Robert Reich

Robert B. Reich, a co-founder of The American Prospect, is Chancellor’s Professor of Public Policy at the University of California, Berkeley. His website can be found here.

Recent Articles

Congress Should Be Ready to Arrest Attorney General Barr if He Defies Subpoena

On Sunday, the chairman of the House Judiciary Committee threatened to subpoena Attorney General William P. Barr if he refuses to testify this week about the Mueller report. But a subpoena is unlikely to elicit Barr’s cooperation. “We’re fighting all the subpoenas,” says the president of the United States. In other words, according to Trump, there is to be no congressional oversight of this administration: no questioning the attorney general about the Mueller report; no questioning a Trump adviser about immigration policy. No questioning a former White House security director about issuances of security clearances. No questioning anyone about presidential tax returns. Such a blanket edict fits a dictator of a banana republic, not the president of a constitutional republic founded on separation of powers. If Congress cannot question the people who are making policy, or obtain critical documents, Congress cannot function as a coequal branch of government. If...

Five Responses to Climate Change Deniers

Have you ever found yourself in a conversation with someone who denies climate change? Here are five responses to climate change deniers: 1) The science is undeniable. Scientists have concluded that the Earth’s temperature has been steadily climbing since the late 19th century , just when humans started emitting large amounts of carbon pollution into the atmosphere. And it’s intensifying. 18 of the 19 warmest years on record have occurred since 2001 . And, no. Just because it snows doesn’t mean climate change isn’t occurring. You can see the consequences of extreme weather all around us. Wildfires, hurricanes, droughts. 2) Tackling climate change is good for the economy. Clean energy creates more jobs than natural gas or coal, with three times as many Americans already employed in clean energy as in fossil fuels . These jobs also tend to pay more . States like California that have invested heavily in clean energy have grown their economies, while reducing...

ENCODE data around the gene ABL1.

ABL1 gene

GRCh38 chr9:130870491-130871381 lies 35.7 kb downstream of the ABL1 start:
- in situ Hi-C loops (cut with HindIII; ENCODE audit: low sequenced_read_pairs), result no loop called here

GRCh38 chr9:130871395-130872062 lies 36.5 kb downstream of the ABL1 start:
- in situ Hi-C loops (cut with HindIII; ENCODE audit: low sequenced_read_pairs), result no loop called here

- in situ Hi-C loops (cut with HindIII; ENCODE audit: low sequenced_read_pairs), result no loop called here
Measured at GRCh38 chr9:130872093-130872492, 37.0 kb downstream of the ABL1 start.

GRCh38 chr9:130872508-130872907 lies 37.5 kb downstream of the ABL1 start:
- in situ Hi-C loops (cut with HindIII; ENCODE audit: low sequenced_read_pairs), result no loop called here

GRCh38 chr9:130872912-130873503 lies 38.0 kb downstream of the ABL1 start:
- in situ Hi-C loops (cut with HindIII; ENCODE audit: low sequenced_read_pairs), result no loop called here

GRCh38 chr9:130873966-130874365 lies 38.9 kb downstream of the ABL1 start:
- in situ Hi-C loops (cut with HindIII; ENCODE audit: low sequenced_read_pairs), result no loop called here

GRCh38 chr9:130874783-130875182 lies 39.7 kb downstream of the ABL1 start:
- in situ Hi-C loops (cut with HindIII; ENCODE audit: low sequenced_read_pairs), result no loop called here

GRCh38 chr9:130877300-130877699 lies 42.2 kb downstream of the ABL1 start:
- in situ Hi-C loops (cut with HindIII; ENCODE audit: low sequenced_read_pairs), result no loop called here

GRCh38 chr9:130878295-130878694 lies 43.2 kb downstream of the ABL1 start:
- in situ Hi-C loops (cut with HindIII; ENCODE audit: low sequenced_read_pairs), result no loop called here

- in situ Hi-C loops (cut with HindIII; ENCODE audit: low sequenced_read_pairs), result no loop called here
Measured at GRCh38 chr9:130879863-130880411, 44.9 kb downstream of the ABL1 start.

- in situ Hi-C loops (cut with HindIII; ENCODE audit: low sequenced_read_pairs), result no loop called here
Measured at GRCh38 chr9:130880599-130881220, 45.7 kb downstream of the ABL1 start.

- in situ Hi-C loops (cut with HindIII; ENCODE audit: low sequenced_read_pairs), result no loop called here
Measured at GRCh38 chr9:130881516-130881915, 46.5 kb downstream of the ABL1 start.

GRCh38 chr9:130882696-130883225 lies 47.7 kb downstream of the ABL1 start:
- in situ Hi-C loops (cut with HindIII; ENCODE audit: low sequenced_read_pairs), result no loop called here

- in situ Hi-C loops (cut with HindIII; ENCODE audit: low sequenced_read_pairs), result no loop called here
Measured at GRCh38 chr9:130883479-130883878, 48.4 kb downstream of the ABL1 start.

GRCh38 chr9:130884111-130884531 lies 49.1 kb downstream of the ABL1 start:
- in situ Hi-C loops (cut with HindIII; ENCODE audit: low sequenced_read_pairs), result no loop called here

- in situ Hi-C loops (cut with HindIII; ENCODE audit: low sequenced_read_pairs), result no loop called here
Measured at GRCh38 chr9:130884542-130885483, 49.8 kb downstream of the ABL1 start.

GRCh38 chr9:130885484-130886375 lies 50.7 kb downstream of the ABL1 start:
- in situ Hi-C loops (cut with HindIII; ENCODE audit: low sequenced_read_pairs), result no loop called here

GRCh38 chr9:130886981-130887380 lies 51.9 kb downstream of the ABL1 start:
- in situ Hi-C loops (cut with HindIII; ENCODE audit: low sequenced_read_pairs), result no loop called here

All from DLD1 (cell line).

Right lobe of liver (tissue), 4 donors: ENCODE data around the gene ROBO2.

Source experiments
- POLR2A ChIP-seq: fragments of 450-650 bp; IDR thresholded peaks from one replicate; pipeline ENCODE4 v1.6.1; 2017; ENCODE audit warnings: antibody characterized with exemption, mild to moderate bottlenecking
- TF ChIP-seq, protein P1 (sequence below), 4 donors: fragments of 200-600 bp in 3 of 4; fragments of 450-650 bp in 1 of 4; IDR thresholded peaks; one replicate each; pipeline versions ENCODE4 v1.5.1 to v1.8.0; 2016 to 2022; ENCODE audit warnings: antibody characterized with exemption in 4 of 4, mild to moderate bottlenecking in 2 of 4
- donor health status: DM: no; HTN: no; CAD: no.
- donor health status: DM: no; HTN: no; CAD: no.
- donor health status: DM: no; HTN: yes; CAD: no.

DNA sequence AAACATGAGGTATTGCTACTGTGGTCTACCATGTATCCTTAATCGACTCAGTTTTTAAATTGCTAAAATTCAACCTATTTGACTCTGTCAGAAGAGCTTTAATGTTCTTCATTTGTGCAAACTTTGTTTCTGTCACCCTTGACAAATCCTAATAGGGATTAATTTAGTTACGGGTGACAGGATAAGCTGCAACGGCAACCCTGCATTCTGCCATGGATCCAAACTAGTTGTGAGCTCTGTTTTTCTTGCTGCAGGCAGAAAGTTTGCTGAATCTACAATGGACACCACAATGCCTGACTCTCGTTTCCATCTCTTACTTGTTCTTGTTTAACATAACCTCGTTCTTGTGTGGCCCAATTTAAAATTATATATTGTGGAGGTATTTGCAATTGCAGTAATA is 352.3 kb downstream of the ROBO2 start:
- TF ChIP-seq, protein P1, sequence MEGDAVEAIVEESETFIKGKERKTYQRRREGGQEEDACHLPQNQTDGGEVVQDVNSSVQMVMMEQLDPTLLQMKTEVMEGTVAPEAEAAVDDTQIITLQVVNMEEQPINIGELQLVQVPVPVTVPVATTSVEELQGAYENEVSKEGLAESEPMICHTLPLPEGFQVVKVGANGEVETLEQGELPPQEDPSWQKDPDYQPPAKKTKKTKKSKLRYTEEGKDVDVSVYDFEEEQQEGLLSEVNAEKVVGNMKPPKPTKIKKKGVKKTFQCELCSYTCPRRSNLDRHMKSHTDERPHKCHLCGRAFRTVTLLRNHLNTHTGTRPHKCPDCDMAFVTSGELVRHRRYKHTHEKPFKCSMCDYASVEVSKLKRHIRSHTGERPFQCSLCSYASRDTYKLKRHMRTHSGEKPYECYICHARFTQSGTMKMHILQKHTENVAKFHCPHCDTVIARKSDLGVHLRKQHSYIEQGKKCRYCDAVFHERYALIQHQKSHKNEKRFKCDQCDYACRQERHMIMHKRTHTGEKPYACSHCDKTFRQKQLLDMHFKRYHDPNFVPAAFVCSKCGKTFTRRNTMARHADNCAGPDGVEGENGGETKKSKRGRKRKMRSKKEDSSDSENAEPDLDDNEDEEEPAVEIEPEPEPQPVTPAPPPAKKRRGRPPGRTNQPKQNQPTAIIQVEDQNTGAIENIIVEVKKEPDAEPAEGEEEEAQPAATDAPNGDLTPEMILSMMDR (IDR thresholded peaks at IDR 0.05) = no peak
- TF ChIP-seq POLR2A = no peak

Most Devastating of All: Mueller's Indictment of Trump’s Character

Democrats in Congress and talking heads on television will be consumed in the coming weeks by whether the evidence in the Mueller report, especially of obstruction of justice, merits impeachment. In addition, the question of “wink-wink” cooperation with Russia still looms. Mueller’s quote of Trump, when first learning a special counsel had been appointed—“Oh my God. This is terrible. This is the end of my presidency. I’m fucked”—has already become a national tagline. Why, Americans wonder, would Trump be “fucked” if he hadn’t done something so awful as to cause its revelation to “fuck” him? We’ll also have Mueller’s own testimony before Congress, and Congress’s own investigations of Trump. But let’s be real. Trump will not be removed by impeachment. No president has been. With a Republican Senate controlled by the most irresponsible political hack ever to be majority leader, the...

How McConnell Is Killing the Senate

Pablo Martinez Monsivais/AP Photo
Congress has recessed for two weeks without passing a desperately-needed disaster relief bill. Why not? Because Senate Majority Leader Mitch McConnell didn’t want to anger Donald Trump by adding money for Puerto Rico that Democrats have sought but Trump doesn’t want. America used to have a Senate. But under McConnell, what was once known as the world ’s greatest deliberative body has become a partisan lap dog. Recently McConnell used his Republican majority to cut the time for debating Trump’s court appointees from 30 hours to two—thereby enabling Republicans to ram through even more Trump judges. In truth, McConnell doesn’t give a fig about the Senate, or about democracy. He cares only about partisan wins. On the eve of the 2010 midterm elections he famously declared that his top priority was for Barack Obama “to be a one-term president.” Between 2009 and 2013, McConnell’s Senate Republicans blocked 79 Obama nominees. In the...

The Myth of Meritocracy

Most Americans still cling to the meritocratic notion that people are rewarded according to their efforts and abilities. But meritocracy is becoming a cruel joke. The Justice Department recently announced indictments of dozens of wealthy parents for using bribery and fraud to get their children into prestigious colleges. But the real scandal isn’t how far a few wealthy parents will go to get their kids admitted (apparently $1.2 million in illegal payoffs), but how commonplace it has become for them to go almost as far without breaking any laws—shelling out big bucks for essay tutors, testing tutors, admissions counselors, and “enrichment” courses (not to mention sky-high tuition at private schools feeding into the Ivy League). Inequality is lurking behind all this, and not just because the wealthy can afford it. Researchers Daniel Schneider, Orestes Hastings, and Joe LaBriola found that in states with the biggest gaps between rich and poor, well-to-do parents...

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